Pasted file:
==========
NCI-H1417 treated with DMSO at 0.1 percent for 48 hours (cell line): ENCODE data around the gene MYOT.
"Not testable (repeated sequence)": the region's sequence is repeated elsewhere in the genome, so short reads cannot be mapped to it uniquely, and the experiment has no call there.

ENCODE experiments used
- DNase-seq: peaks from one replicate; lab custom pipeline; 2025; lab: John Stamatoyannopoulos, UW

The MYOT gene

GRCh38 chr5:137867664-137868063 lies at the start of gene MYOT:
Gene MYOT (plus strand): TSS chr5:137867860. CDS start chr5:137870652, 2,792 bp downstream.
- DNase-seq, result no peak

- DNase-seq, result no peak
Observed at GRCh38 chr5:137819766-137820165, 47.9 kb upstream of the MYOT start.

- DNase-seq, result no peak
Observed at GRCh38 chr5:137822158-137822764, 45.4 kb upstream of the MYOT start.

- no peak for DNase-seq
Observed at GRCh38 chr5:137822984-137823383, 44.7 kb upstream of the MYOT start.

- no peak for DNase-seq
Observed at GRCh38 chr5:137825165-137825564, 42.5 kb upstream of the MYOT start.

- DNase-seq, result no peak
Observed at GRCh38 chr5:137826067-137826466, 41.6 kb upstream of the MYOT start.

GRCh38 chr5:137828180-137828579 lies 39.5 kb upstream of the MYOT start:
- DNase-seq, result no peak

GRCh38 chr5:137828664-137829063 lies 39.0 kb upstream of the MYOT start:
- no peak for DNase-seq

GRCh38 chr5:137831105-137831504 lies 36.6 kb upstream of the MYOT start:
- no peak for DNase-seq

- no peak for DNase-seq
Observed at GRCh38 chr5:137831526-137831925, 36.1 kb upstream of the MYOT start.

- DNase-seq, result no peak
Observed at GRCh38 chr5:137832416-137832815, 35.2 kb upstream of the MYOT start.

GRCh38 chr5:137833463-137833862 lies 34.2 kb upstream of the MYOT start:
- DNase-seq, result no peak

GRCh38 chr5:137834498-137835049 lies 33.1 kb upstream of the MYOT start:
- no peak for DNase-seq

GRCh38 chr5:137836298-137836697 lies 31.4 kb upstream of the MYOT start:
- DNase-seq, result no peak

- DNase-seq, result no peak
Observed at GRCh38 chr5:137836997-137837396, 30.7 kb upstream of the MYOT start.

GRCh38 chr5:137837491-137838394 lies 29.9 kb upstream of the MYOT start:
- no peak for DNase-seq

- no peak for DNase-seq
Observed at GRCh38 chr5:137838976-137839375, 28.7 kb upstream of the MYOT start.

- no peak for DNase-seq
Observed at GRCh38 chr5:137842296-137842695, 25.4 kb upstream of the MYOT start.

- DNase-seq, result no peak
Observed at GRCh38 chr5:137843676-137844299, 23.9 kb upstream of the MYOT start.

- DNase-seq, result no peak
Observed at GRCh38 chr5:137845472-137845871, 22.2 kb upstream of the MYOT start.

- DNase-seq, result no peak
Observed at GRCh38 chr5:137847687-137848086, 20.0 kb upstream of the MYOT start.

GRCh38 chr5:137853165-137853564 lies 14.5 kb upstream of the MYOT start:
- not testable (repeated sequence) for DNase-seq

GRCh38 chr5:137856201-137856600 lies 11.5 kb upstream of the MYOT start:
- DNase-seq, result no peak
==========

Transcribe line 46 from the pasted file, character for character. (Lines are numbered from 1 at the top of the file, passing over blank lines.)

Observed at GRCh38 chr5:137845472-137845871, 22.2 kb upstream of the MYOT start.